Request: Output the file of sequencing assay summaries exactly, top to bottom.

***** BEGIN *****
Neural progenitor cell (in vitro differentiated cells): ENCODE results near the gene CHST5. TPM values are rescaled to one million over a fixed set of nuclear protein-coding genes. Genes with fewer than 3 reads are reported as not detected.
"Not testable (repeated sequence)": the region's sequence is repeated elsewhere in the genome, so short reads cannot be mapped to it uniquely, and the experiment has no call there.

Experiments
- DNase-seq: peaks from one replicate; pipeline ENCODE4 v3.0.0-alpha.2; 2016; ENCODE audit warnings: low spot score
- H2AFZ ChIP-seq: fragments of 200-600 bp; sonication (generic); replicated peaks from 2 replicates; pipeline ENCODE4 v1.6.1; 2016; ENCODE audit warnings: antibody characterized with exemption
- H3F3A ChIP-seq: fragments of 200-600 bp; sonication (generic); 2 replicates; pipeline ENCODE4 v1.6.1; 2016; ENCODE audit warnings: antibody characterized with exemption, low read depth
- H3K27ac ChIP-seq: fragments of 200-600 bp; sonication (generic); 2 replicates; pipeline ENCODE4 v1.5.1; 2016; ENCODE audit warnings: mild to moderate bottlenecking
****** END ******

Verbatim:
Neural progenitor cell (in vitro differentiated cells): ENCODE results near the gene CHST5. TPM values are rescaled to one million over a fixed set of nuclear protein-coding genes. Genes with fewer than 3 reads are reported as not detected.
"Not testable (repeated sequence)": the region's sequence is repeated elsewhere in the genome, so short reads cannot be mapped to it uniquely, and the experiment has no call there.

Experiments
- DNase-seq: peaks from one replicate; pipeline ENCODE4 v3.0.0-alpha.2; 2016; ENCODE audit warnings: low spot score
- H2AFZ ChIP-seq: fragments of 200-600 bp; sonication (generic); replicated peaks from 2 replicates; pipeline ENCODE4 v1.6.1; 2016; ENCODE audit warnings: antibody characterized with exemption
- H3F3A ChIP-seq: fragments of 200-600 bp; sonication (generic); 2 replicates; pipeline ENCODE4 v1.6.1; 2016; ENCODE audit warnings: antibody characterized with exemption, low read depth
- H3K27ac ChIP-seq: fragments of 200-600 bp; sonication (generic); 2 replicates; pipeline ENCODE4 v1.5.1; 2016; ENCODE audit warnings: mild to moderate bottlenecking